– lesath82
    May 15, 2017 at 12:14
  • $\begingroup$ @lesath82: Thanks for your nice comment. :-) $\endgroup$ May 15, 2017 at 12:19
  • 1
    $\begingroup$ @Pellenthor: The generating function expansion at the other pole $w_1$ is no proper candidate for a solution. One reason is the generating function $w_1(x)=\frac{1}{x}-1-x-2x^2-\cdots$ is not a power series as specified in (2). Another reason is $[x^0]w_1(x)=-1$ but we need according to (2) the coefficient of $x^0$ being equal to $1$. $\endgroup$ Jun 30, 2017 at 20:47

First of all, it is easy to observe that the walking can only end after $n+2k$ steps, where $k \in \mathbb{N}$.

Now, let $P_k$ be the probability that we end after exactly $n+2k$ steps. Then:

$$P_k = \binom{n+2k}{k} p_1^{n+k}p_2^{k} (1-p_1 - p_2) $$

This is because in order to end the walk at exactly $n$, we need to spend (any) $k$ steps going "left" and (the remaining) $n+k$ steps going right. And after that we need to stop.

Thus, the total probability $P$ should be given by:

$$P = \sum\limits_{k=0}^{\infty}P_k = (1-p_1 - p_2)\sum\limits_{k=0}^{\infty}\binom{n+2k}{k} p_1^{n+k}p_2^{k}$$


Pellenthor's solution is probably the best you can obtain. You can simplify it just slightly more:

$$\begin{align} P^+(n) =&\; (1-p_1 - p_2)\cdot\sum\limits_{k=0}^{\infty}\binom{n+2k}{k} p_1^{n+k}p_2^{k}=\\ =&\; p_1^n\cdot(1-p_1 - p_2)\cdot\sum\limits_{k=0}^{\infty}\binom{n+2k}{k} (p_1p_2)^{k} =\\ =&\; p_1^n\cdot(1-p_1 - p_2)\cdot {_2F_1}\left(\frac{n+1}{2},\frac{n+2}{2};n+1;4p_1p_2 \right) \end{align}$$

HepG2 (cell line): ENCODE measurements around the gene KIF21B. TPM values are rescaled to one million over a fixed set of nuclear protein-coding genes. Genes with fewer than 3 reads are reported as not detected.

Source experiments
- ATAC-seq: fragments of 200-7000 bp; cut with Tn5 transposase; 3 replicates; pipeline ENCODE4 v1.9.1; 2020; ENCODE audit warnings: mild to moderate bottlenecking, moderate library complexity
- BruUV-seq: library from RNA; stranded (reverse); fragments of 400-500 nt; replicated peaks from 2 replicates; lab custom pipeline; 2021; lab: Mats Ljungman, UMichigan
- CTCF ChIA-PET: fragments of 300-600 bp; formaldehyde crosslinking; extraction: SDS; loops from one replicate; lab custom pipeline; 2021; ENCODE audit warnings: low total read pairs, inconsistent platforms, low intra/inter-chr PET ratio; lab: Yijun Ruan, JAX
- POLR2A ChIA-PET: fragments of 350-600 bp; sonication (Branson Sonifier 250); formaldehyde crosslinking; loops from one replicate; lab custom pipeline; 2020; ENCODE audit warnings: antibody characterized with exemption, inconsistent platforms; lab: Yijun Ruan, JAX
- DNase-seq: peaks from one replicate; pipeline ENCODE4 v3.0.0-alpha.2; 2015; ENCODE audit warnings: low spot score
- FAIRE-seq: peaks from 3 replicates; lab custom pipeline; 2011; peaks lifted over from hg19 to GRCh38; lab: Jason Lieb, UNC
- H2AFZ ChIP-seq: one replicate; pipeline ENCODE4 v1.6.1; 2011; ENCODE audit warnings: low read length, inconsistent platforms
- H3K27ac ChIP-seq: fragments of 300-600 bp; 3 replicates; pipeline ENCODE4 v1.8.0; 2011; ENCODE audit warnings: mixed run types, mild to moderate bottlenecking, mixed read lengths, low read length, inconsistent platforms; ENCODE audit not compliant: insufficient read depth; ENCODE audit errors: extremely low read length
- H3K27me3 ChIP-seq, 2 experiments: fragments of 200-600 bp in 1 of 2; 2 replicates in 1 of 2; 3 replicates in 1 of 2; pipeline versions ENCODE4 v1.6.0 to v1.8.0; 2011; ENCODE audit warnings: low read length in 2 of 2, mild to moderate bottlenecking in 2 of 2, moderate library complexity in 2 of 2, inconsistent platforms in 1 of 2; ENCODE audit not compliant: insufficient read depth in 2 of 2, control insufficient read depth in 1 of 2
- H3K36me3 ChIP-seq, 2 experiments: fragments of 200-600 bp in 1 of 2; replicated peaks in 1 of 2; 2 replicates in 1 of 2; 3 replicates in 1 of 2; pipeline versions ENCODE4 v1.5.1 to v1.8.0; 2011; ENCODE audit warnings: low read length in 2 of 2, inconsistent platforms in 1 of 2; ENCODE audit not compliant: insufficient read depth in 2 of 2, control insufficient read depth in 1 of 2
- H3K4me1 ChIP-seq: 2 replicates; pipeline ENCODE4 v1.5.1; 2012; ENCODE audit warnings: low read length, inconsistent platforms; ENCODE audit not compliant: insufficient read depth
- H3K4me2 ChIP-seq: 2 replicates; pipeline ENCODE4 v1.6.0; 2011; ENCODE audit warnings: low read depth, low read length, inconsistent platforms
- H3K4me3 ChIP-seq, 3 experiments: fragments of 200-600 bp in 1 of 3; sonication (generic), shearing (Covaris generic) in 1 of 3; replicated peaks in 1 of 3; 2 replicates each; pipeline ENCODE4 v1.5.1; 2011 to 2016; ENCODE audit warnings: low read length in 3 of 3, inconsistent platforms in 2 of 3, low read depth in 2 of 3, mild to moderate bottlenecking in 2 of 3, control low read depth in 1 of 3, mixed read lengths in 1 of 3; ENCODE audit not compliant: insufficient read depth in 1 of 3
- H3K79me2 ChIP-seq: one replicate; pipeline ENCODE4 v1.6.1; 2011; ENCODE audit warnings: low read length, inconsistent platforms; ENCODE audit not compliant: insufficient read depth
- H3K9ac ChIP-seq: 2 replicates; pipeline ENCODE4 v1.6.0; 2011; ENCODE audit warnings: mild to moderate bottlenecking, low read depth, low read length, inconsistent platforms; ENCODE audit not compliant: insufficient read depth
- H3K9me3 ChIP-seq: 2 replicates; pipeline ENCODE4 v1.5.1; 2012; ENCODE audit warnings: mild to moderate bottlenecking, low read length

where $_2F_1$ is the hypergeometric function (it is likely that the previous line looks more friendly!). Please note that this expression is valid for "destinations" on the right, i.e. for $n\gt 0$ (you might include here $n=0$, but I like to keep this case on its own). For "destinations" on the left replace every $n$ with $|n|$ and put $p_2^{|n|}$ at the beginning.

I've tested a couple of particular cases. For $p_1 = p_2 = 2/5$ (so $p_{stop}=1/5$) we have $$ \sum\limits_{n=-1}^{-\infty}P^-(n) \; + P(0) \; + \sum\limits_{n=1}^{\infty}P^+(n) = \frac{1}{3} \; + \; \frac{1}{3} \; + \; \frac{1}{3} = 1 $$ which respects symmetry and the correct sum to $1$. For $p_1=1/2$, $p_2=1/3$, $p_{stop}=1/6$: $$ \sum\limits_{n=-1}^{-\infty}P^-(n) \; + P(0) \; + \sum\limits_{n=1}^{\infty}P^+(n) = \frac{3-\sqrt{3}}{6} \; + \; \frac{\sqrt{3}}{6} \; + \; 0.5 = 1 $$ as expected unbalanced towards right. I don't think that anything better can be done. See the amazing answer from Markus Scheuer to see the closed form of the general term!

  • $\begingroup$ I got the hyper geometric function just wolframing that sum. I know for sure that the answer is some "smooth/elementary"-kind function. $\endgroup$ May 13, 2017 at 0:34
  • $\begingroup$ For example for $p_1 = p_2 = 0.5$ it should be classic solution for random walk. $\endgroup$ May 13, 2017 at 2:28

You must log in to answer this question.

Not the answer you're looking for? Browse other questions tagged .